We finally left town Friday afternoon after Marie was evaluated by her home healthcare nurse, her lungs were declared clear, and her bowels had again started moving (everything slows down during a seizure cluster). Marie again spent the day sleeping, recovering in the arms of our second daughter while we traveled. Our oldest daughter met us in San Antonio with her boyfriend. No one could wait to share their enthusiasm for being together. We put on hats, sang happy birthday, blew out candles, and opened gifts. Marie was a good sport but could barely hold her head up. Even so, it felt right to be all together. We went to bed hoping for a better day tomorrow.

We took it easy Saturday morning and let the day unfold slowly with coffee, breakfast and conversation. At 11 a.m., we made our way to Morgan’s Wonderland. Although Marie was not yet up for active play, she did seem to enjoy being strolled about the park, swinging, and riding the train, railed cars and Ferris wheel. By 2 p.m., she was wilting, so we went back to the house to relax. That evening, we had a lovely dinner on the veranda at La Cantera Resort and were treated to our first real smiles of the weekend as we pushed Marie over a bumpy path while taking in the view. Ah, she was returning to us again! Yes, we took a picture!

Marie with her family on vacation.

I am going to struggle to explain what a blessing Sunday morning was for all of us. It was the celebration we had been waiting for, but it looked nothing like what we had planned. Marie was all smiles, all cuddles, all sweetness, and we literally just soaked it up. We took turns sitting with Marie in the shade on the back porch while watching the others play basketball (I use those words loosely!) and other backyard games. We opted not to go anywhere; we were simply together with Marie in our center and that was more than enough. Happy birthday, my sweet-sixteen princess!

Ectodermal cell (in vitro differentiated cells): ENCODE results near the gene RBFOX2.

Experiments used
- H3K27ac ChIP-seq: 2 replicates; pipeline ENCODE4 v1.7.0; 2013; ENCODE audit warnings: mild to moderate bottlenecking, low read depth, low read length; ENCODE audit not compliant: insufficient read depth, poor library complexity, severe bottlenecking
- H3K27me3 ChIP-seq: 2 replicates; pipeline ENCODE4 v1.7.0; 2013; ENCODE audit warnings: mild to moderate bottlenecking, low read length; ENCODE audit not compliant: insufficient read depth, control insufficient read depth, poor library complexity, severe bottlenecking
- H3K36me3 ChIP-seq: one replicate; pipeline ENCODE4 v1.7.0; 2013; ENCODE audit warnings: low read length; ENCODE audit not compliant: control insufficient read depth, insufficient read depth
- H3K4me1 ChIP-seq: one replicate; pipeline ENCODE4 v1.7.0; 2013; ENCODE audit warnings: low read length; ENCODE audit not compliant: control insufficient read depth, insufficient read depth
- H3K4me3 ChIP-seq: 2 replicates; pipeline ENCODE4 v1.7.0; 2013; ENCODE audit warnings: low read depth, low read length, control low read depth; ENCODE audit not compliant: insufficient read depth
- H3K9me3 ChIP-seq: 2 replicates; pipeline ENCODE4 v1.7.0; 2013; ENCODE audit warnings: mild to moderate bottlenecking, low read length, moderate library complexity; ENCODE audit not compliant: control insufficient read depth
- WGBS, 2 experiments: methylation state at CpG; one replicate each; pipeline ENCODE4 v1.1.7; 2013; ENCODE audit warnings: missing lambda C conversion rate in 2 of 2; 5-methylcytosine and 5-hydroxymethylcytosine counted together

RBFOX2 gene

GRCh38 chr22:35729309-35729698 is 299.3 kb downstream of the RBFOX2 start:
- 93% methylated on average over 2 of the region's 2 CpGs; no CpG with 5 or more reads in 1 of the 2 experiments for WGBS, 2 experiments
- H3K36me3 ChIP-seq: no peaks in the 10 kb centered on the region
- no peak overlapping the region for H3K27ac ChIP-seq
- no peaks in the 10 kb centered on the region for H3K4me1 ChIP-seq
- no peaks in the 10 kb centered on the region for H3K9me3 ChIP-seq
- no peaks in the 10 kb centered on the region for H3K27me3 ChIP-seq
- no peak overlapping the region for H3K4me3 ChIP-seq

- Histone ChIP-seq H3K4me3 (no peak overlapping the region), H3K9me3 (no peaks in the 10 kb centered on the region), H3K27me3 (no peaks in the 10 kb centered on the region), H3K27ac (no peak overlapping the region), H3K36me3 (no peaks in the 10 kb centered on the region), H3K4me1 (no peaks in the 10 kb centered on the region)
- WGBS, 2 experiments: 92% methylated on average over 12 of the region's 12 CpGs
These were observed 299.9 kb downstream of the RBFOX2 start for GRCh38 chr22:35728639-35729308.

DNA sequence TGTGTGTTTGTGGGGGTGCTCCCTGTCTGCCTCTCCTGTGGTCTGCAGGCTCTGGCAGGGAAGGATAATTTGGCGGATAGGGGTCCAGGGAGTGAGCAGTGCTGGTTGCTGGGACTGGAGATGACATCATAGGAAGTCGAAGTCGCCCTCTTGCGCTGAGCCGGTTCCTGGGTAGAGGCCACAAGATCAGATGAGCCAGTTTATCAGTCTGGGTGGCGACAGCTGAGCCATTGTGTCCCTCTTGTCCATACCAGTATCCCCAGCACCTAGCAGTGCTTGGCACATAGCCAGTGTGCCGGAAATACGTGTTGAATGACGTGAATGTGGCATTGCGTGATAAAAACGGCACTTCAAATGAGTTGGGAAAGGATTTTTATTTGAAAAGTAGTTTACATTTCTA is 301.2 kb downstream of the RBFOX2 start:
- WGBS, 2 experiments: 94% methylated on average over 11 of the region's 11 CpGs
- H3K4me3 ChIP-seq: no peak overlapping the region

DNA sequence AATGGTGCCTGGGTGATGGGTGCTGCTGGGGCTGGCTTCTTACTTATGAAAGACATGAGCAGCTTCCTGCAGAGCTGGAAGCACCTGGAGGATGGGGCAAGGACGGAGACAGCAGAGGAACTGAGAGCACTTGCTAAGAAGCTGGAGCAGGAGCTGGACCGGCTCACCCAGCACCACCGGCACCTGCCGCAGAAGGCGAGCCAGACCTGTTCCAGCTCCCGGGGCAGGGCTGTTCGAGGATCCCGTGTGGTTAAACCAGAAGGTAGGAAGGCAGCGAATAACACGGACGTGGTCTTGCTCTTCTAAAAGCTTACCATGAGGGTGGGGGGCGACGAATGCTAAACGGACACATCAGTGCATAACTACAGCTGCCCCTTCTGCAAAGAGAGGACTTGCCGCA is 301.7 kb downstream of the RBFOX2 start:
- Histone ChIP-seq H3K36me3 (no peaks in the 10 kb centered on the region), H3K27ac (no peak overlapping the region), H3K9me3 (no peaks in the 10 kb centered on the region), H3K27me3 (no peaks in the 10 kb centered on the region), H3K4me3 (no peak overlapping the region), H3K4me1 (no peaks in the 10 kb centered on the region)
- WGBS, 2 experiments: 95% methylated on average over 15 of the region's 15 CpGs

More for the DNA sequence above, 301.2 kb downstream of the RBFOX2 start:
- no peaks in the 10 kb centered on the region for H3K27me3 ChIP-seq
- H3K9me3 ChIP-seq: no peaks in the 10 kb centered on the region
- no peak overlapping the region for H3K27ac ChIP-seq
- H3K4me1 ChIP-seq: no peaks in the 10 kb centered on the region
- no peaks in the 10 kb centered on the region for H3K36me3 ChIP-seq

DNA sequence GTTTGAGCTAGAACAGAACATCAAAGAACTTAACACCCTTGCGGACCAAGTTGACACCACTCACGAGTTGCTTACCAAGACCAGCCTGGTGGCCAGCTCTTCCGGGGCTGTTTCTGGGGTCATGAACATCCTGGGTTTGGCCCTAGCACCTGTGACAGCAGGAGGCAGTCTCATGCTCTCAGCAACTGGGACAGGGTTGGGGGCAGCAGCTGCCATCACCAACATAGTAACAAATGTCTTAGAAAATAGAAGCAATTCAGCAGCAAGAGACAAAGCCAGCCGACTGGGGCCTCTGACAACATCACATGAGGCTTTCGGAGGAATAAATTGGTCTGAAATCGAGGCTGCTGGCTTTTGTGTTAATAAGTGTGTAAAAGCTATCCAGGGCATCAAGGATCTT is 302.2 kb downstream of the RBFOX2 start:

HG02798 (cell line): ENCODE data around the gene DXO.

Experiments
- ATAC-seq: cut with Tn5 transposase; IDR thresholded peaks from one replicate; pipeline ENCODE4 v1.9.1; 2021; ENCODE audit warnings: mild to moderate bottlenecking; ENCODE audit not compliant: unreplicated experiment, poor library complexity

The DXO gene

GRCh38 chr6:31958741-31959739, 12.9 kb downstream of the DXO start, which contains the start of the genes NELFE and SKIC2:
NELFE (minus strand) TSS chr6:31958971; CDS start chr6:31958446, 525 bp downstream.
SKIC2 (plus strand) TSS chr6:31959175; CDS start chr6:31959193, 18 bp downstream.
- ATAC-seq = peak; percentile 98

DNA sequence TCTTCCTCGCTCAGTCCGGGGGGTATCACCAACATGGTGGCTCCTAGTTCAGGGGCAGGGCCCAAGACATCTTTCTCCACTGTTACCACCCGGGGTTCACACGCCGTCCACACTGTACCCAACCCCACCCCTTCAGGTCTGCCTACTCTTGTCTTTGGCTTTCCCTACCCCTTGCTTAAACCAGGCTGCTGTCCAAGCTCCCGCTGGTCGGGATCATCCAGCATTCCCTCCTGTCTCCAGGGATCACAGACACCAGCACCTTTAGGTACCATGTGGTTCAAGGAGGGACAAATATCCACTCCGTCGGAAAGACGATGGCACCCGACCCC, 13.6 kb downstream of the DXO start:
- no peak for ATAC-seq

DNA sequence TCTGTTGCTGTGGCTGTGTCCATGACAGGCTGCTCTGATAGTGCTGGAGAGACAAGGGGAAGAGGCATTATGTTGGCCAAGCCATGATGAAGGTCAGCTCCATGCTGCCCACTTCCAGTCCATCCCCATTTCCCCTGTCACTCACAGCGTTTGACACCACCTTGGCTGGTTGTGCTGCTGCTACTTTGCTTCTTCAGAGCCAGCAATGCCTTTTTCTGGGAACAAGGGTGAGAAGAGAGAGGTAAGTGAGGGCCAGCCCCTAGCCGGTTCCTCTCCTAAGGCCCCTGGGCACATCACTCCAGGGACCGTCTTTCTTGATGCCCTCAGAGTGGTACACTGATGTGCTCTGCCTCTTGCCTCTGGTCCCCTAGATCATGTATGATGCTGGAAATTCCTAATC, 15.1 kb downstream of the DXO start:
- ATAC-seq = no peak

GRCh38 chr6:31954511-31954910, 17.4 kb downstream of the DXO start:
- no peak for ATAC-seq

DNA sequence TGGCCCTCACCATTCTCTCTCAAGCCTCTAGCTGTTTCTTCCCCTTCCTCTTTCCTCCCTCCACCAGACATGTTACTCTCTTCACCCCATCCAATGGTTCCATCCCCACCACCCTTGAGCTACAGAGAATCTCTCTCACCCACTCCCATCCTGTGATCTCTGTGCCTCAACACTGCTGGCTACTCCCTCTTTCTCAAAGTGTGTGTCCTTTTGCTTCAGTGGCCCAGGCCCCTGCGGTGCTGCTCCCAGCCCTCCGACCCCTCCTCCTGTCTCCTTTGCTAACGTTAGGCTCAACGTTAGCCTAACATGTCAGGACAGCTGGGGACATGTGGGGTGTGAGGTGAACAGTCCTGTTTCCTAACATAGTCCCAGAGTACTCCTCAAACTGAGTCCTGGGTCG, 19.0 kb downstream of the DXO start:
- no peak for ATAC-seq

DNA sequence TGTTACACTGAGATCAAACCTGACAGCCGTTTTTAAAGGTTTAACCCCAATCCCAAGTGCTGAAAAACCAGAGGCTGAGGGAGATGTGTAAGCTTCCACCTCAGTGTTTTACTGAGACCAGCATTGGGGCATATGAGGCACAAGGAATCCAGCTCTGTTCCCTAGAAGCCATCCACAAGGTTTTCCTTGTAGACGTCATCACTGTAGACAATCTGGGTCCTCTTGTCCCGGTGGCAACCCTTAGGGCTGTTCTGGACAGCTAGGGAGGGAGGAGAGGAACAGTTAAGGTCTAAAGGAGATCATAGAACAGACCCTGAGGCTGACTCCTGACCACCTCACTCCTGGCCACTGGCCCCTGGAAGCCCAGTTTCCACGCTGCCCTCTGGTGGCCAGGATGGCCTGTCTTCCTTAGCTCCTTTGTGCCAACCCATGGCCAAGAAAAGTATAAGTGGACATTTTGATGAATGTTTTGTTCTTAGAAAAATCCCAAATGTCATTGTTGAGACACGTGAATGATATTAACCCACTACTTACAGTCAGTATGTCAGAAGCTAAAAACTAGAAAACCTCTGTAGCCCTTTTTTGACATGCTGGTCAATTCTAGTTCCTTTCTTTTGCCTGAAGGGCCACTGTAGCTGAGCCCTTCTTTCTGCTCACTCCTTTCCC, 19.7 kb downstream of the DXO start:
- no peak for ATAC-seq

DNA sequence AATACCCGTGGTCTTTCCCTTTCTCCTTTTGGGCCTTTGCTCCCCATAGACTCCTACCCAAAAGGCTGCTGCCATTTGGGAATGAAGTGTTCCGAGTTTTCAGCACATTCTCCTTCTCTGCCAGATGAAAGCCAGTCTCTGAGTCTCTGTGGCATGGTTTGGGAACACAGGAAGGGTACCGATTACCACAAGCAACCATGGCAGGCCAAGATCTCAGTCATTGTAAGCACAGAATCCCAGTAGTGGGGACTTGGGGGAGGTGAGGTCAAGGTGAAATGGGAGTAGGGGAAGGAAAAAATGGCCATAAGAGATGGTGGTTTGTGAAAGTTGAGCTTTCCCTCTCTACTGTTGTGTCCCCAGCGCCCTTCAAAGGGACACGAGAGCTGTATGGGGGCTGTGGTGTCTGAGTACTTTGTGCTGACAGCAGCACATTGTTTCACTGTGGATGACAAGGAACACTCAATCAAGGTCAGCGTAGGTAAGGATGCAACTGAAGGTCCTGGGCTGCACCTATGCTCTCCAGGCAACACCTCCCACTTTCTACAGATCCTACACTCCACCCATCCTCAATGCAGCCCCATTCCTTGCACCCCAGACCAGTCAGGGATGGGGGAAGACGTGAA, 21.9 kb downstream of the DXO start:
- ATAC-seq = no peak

You might ask yourself why we decided to travel on the heels of such a terrible two days, and it is a valid question. Why not postpone? But the truth is that any postponement might have found us in exactly the same situation — let that sink in. It would have been easy to stay (so much less packing!), easy to sink into the sadness, easy to write this off as another botched plan.

When Marie falls apart, there is the temptation to withdraw; it feels too heavy to share. However, these days are made so much lighter when spent in community, whether that be family, friends or an extended support group. Never underestimate the power of empathy — you just have to be brave enough and vulnerable enough to let them in.

It is worth noting that not only did we want a special event for Marie, but we also needed it for ourselves. We needed to mark our timeline with something of joy, not a crisis. Instead of defining this birthday as another derailed event, I will choose to remember our wonderful Sunday morning in San Antonio where we celebrated the beauty of this child turning 16 and the value of being together.

This life requires patience, resiliency, and intentionality to look for the joy — it is there, but often it is found in the shadows, in the quiet, and in the unplanned simple moments. Take note of this joy and fill your bucket every chance you get. I think this is true regardless of whether your life looks like mine, but it is especially true for those of us who have the privilege and challenge of caring for our children with disabilities.

Originally published: June 28, 2021